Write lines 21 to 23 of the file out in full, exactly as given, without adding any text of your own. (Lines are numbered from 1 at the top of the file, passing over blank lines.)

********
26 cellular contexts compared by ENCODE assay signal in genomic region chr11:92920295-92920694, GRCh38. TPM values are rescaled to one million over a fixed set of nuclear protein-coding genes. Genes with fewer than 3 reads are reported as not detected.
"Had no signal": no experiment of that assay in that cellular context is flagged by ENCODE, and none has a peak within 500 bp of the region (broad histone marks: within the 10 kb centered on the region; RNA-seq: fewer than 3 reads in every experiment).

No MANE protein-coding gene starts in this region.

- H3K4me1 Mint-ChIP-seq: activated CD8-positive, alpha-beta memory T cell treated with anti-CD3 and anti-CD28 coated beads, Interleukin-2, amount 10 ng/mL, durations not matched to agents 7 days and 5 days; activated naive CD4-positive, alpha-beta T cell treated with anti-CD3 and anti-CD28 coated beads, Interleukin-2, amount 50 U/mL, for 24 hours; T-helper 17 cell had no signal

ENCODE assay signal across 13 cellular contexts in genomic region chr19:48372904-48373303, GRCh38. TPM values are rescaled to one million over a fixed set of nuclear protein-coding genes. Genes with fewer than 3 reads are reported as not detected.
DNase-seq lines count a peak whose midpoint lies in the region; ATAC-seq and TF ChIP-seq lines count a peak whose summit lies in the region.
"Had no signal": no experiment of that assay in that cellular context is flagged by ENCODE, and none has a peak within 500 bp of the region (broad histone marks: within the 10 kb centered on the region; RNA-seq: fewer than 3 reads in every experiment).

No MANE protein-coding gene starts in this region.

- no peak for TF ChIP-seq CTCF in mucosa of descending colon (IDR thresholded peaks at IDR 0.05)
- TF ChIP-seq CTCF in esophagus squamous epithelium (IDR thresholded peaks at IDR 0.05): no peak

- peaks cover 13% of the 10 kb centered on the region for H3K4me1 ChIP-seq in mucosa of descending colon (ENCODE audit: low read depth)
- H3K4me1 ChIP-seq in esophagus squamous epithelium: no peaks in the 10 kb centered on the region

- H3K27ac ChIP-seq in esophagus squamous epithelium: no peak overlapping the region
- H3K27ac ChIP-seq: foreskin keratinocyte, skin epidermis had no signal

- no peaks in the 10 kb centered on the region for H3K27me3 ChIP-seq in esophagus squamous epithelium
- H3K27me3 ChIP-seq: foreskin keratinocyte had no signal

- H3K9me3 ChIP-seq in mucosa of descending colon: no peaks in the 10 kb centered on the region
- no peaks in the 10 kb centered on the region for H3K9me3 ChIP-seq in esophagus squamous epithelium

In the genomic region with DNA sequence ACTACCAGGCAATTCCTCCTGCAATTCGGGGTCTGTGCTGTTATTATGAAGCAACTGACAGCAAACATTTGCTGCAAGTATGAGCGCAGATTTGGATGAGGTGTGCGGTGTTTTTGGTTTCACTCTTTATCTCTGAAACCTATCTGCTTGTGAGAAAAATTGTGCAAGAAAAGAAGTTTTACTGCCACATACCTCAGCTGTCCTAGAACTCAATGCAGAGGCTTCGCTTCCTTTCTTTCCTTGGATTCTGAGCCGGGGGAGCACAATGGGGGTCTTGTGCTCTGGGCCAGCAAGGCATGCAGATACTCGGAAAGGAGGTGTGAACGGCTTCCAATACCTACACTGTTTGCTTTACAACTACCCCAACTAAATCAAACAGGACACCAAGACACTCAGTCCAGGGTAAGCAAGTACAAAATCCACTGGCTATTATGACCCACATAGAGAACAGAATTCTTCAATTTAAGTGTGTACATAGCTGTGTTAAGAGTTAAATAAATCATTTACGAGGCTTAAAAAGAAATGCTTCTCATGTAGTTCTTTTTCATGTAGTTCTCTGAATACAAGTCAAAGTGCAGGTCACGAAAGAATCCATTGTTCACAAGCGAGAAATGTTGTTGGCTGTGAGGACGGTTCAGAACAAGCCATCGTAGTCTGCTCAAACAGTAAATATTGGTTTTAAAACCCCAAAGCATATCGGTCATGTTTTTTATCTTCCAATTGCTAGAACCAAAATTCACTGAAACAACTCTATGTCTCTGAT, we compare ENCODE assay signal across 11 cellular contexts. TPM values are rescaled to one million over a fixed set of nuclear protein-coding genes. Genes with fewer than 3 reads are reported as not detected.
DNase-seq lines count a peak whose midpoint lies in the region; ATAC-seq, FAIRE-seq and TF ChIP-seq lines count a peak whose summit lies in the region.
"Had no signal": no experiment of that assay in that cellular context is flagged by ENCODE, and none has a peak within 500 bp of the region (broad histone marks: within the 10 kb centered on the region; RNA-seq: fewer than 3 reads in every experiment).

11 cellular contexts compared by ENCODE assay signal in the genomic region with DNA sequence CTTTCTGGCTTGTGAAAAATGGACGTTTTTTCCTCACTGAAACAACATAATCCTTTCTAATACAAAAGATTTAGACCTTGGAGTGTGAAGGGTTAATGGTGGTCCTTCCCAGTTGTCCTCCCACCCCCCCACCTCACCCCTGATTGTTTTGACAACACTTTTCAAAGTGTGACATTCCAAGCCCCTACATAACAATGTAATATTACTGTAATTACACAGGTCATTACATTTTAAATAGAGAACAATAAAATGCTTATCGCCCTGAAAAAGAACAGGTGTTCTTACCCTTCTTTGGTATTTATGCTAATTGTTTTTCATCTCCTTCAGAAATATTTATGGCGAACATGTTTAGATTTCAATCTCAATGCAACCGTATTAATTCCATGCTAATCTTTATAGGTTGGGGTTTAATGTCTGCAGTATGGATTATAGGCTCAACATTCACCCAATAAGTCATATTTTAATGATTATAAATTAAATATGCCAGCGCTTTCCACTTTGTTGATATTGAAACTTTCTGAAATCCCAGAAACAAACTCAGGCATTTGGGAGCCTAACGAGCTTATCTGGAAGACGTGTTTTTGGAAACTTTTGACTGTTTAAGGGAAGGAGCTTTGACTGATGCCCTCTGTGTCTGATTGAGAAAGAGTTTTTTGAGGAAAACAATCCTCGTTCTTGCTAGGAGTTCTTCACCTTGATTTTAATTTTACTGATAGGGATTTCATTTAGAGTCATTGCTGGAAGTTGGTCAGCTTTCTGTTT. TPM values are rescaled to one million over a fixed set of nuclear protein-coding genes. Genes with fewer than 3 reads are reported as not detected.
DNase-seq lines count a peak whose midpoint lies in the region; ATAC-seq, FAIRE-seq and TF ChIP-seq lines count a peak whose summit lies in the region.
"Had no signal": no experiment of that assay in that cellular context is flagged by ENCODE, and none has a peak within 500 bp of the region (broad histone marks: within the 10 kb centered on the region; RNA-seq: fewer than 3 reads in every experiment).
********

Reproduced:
"Had no signal": no experiment of that assay in that cellular context is flagged by ENCODE, and none has a peak within 500 bp of the region (broad histone marks: within the 10 kb centered on the region; RNA-seq: fewer than 3 reads in every experiment).

11 cellular contexts compared by ENCODE assay signal in the genomic region with DNA sequence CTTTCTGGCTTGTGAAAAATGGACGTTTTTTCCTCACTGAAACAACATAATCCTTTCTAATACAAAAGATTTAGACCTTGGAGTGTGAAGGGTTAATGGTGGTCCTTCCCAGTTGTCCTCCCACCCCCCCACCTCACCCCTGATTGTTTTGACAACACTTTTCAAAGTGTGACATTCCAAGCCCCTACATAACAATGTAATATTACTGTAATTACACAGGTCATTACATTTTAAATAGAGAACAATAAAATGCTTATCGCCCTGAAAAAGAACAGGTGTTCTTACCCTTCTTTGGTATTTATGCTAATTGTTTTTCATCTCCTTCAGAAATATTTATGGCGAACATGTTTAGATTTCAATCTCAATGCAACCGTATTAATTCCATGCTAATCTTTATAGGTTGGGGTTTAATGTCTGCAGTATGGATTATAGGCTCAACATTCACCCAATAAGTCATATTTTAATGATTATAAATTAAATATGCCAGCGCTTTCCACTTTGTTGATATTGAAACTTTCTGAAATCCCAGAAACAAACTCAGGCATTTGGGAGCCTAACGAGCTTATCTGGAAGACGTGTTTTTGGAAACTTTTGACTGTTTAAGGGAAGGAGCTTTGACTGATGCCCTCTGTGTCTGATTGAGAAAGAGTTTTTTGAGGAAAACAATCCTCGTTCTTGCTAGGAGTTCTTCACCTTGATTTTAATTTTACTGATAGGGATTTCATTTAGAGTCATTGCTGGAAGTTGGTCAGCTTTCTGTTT. TPM values are rescaled to one million over a fixed set of nuclear protein-coding genes. Genes with fewer than 3 reads are reported as not detected.
DNase-seq lines count a peak whose midpoint lies in the region; ATAC-seq, FAIRE-seq and TF ChIP-seq lines count a peak whose summit lies in the region.